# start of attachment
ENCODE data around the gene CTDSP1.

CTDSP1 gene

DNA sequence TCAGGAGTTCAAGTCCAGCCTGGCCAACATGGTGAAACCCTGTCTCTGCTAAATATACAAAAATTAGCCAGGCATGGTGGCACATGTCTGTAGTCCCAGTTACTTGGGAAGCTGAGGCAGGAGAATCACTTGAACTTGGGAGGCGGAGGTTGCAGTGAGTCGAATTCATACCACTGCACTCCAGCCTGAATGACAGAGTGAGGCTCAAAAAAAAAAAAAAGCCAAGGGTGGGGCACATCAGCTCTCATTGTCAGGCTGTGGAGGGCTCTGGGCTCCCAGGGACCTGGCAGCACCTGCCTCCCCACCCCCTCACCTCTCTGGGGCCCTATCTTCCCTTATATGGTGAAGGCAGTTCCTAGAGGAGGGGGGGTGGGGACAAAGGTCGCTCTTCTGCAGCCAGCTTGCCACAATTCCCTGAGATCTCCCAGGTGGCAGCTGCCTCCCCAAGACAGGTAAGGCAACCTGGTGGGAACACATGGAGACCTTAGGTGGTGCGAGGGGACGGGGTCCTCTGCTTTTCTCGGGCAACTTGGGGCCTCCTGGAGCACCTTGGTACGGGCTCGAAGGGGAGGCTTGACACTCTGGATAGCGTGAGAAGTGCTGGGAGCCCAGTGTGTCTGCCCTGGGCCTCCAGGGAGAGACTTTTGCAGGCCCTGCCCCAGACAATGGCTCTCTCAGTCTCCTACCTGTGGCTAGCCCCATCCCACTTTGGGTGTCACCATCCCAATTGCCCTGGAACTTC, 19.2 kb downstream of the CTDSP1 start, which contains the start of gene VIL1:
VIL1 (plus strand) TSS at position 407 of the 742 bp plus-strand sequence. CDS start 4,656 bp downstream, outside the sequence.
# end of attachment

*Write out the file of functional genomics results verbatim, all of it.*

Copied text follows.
ENCODE data around the gene CTDSP1.

CTDSP1 gene

DNA sequence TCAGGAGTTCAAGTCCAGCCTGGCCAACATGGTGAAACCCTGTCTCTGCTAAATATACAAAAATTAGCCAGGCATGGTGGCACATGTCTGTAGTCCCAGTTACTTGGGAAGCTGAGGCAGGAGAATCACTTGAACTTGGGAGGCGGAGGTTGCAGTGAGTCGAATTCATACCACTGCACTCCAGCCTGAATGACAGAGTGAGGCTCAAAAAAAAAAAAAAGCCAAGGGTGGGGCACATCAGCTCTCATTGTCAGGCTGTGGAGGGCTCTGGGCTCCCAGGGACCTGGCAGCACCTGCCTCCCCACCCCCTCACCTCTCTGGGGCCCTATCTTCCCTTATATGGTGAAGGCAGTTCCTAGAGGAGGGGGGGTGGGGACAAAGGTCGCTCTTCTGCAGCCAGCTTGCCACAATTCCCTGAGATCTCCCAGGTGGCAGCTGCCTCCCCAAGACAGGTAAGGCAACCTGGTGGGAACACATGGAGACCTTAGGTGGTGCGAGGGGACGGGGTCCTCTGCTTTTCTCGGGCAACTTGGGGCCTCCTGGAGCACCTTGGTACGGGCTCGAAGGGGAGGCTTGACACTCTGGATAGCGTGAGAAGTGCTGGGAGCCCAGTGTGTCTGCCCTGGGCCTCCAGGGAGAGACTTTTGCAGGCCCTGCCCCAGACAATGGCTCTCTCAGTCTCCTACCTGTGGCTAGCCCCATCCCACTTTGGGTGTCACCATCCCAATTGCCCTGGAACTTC, 19.2 kb downstream of the CTDSP1 start, which contains the start of gene VIL1:
VIL1 (plus strand) TSS at position 407 of the 742 bp plus-strand sequence. CDS start 4,656 bp downstream, outside the sequence.